Luckily, German law caught up with the debate and passed more legal regulations to protect the right to privacy . Unfortunately, these regulations are distributed across multiple laws as no single law on surveillance exists . For many, it is still unclear who or which institution handles the data that is daily collected. If the data is handled insufficiently or data leaks occur, the appearance of previously “private” people can be spread across the internet in a matter of minutes, possibly resulting in (crime-related) troubles for these people. It is obvious that the German constitution does not define the limits of surveillance well enough, reassuring the belief that surveillance is a curse that haunts people’s public life.
CCTV & Innovation
Innovation plays a big part in the security that CCTVs provide. It is expected that the availability of higher resolution images and the increase in available digital storage will positively contribute to the usefulness of CCTVs in public spaces . The employment of artificial intelligence (AI) will further support image analysis and (hopefully) prevent or solve crimes more accurately . More innovative outlooks include the (more detailed) facial recognition of pedestrians, a night vision to record public spaces as clearly as in daylight, and CCTV voice control, meaning that no physicality is needed to control the cameras . Future voice control is especially controversial, because it allows cameras to switch off at any point in time. As the cameras are mainly controlled by the state – except the camera is installed by and for a company – it remains questionable if some events will have less camera coverage than others. The state could knowingly ignore or focus attention on specific events while disregarding events that might be counterproductive for the government’s image. This shows that innovative ideas not only equal more safety and security for citizens, but also leave a bitter taste as more innovation in CCTV results in more available surveillance tools.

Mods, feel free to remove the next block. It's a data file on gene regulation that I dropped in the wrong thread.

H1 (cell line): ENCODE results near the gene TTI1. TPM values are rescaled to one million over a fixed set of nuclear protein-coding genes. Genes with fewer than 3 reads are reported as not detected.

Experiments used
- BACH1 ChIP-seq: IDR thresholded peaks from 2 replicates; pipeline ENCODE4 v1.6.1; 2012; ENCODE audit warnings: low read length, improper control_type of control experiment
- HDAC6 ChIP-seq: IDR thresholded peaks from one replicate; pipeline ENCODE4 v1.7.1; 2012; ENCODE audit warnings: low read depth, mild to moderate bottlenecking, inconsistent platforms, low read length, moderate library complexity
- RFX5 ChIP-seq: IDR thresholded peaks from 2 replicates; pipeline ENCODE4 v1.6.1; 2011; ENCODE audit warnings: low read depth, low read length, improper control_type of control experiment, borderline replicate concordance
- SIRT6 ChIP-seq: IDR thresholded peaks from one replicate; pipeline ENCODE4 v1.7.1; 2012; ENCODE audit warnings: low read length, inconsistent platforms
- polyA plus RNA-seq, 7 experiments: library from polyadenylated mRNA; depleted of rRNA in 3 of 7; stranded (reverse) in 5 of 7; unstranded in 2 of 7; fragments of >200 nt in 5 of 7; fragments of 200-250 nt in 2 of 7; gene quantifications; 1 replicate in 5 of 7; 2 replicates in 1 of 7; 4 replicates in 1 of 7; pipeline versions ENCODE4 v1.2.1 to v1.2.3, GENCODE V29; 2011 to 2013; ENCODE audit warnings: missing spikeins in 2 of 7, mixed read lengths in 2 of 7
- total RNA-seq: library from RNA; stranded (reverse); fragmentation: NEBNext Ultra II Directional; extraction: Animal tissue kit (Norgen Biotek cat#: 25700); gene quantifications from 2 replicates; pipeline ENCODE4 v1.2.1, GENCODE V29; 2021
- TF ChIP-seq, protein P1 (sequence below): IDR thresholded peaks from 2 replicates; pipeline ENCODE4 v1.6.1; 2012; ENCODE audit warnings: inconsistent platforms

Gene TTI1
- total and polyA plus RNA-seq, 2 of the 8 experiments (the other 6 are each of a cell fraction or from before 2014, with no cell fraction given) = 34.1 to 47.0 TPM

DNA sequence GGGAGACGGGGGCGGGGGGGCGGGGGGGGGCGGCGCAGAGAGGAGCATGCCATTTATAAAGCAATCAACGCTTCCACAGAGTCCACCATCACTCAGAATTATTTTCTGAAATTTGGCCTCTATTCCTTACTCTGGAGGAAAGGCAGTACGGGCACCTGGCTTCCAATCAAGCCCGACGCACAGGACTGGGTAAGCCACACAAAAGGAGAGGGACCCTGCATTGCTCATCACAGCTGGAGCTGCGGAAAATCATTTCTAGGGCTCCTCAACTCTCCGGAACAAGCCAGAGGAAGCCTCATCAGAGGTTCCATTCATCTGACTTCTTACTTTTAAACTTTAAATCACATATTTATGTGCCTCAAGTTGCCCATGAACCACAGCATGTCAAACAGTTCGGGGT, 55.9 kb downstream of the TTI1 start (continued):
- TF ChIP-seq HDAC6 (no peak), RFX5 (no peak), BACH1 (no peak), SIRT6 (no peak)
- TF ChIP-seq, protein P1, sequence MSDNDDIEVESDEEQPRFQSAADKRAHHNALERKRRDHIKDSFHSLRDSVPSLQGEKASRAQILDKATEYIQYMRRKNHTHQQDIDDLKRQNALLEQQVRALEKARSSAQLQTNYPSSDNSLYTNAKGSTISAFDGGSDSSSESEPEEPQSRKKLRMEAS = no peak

The debate surrounding CCTVs in public spaces showcases an inescapable paradox. While the recording of offences can deliver valuable clues for persecution, the privacy issue and the unclear German judicial framework do raise skepticism on the necessity of surveillance. The innovative development of CCTVs can also take many different paths with unknown consequences for the public life of civilians. It is necessary to establish a balance between surveillance and privacy in which the amount of surveillance is well determined. The German law needs to include a section that only focuses on security cameras in public spaces and the rights (and limits) of civilians to object to the usage of identifying material. As more cameras are installed every day, this matter is important, because the likelihood of disputes increases. Without having laws regulating these issues, conflicts and processes will be complicated to manage. However, as the public feels comfortable with the feeling of safety these cameras can provide, it is expected that the discussion shifts from a general debate on their existence towards a more differentiated debate on the functions’ CCTVs are allowed to employ in public spaces and their legal framework.